Bureau of Land Management concludes the Triple B Complex wild horse gather
ELY, Nev. – The Bureau of Land Management concluded a wild horse gather on February 23 within the overpopulated Triple B Complex in Eastern Nevada. The BLM removed 1,294 wild horses. Twenty-eight mares were treated with PZP and released, along with 28 studs, back to the range. Additionally, 3 mares and foals were released, for a total of 62.
The helicopter-conducted gather took place within the Triple B Complex which is located in both the BLM Ely and Elko Districts and consists of the Triple B HMA (Ely), Maverick Medicine HMA (Elko), Antelope Valley HMA west of U.S. Highway 93 (Elko), and Cherry Springs Wild Horse Territory (Elko). In addition, wild horses were removed from areas outside of those HMAs where they had moved in search of food and water and created a public safety hazard by traveling regularly across Jiggs Road.
The purpose of the operation was to prevent undue or unnecessary degradation of the public lands associated with excess wild horses, and to restore a thriving natural ecological balance and multiple-use relationship on public lands, consistent with the provisions of Section 1333(b) of the 1971 Wild Free-Roaming Horses and Burros Act (WFRHBA). The BLM strives to be a good neighbor in the communities we serve, ensuring public safety is not at risk due to the overpopulation of wild horses and providing opportunities for economic growth with space for traditional uses.
The majority of the horses identified for removal were transported to the Palomino Valley Wild Horse and Burro Adoption Center in Reno, Nevada where they were checked by a veterinarian and are being readied for the BLM’s wild horse and burro adoption program. In addition, approximately 324 wild horses were transported to the Litchfield Wild Horse and Burro Corrals, located in Susanville, California. For information on how to adopt a wild horse, visit www.blm.gov/whb.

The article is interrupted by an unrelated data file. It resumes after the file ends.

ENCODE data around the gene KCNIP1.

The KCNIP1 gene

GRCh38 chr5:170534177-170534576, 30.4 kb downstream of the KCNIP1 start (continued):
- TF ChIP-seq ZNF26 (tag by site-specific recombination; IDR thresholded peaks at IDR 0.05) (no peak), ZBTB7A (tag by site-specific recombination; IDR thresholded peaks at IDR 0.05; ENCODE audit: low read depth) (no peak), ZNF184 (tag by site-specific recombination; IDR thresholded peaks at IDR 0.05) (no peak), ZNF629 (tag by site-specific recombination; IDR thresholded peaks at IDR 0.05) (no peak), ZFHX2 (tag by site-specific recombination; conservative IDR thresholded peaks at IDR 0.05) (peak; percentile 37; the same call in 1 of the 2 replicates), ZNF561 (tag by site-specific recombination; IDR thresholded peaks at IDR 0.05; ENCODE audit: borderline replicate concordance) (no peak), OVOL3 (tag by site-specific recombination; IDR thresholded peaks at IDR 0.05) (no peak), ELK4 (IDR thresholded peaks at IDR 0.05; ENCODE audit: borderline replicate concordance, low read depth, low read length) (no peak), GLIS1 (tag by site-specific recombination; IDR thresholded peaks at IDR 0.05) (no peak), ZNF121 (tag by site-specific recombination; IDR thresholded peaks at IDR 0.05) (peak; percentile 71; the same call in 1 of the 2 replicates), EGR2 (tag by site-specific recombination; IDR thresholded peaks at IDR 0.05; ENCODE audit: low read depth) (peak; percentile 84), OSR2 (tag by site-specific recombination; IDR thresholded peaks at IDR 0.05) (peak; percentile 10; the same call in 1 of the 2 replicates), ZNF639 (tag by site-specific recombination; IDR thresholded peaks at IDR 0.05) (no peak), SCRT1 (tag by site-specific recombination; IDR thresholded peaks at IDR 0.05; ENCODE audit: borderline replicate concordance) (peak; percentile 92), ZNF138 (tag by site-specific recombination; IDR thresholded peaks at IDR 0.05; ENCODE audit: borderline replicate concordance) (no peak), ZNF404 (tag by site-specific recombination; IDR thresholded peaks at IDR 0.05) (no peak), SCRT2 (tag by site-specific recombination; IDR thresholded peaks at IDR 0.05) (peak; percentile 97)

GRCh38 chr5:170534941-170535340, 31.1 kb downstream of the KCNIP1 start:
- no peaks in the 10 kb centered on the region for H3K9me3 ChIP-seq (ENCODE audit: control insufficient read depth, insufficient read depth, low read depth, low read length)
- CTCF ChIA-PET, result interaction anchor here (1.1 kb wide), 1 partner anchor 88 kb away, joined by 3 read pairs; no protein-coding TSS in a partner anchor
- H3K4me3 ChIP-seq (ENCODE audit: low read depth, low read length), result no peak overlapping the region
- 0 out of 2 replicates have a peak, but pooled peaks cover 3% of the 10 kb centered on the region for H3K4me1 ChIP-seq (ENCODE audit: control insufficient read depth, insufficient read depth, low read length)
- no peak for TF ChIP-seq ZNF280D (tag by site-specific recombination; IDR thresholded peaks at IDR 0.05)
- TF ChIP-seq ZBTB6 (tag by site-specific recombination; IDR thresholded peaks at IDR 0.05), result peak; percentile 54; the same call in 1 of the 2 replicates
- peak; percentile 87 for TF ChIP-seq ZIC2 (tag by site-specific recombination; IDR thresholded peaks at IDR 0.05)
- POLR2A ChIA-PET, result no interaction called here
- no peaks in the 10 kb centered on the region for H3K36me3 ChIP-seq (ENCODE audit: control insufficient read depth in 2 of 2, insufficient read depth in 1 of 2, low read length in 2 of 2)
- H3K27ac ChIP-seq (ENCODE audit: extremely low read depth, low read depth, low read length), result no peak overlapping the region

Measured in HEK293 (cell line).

The BLM’s priority is to conduct safe, efficient, and successful wild horse gather operations while ensuring humane care and treatment of all animals gathered. The BLM and its contractors used the best available science and handling practices for wild horses while meeting the overall gather goals and objectives in accordance with current BLM policy, standard operating procedures, and contract requirements.
The gather was conducted under the DOI-BLM-NV-E030-2017-0010-EA Antelope and Triple B Complexes Gather Plan Environmental Assessment decision signed on December 21, 2017. The decision record and determination of National Environmental Policy Act adequacy can be accessed at the national NEPA register at www.goo.gl/HQJ73h.
The BLM manages more than 245 million acres of public land located primarily in the 11 Western states and Alaska. The BLM also administers 700 million acres of sub-surface mineral estate throughout the nation. In fiscal year 2018, the diverse activities authorized on BLM-managed lands generated $105 billion in economic output across the country. This economic activity supported 471,000 jobs and contributed substantial revenue to the U.S. Treasury and state governments, mostly through royalties on minerals.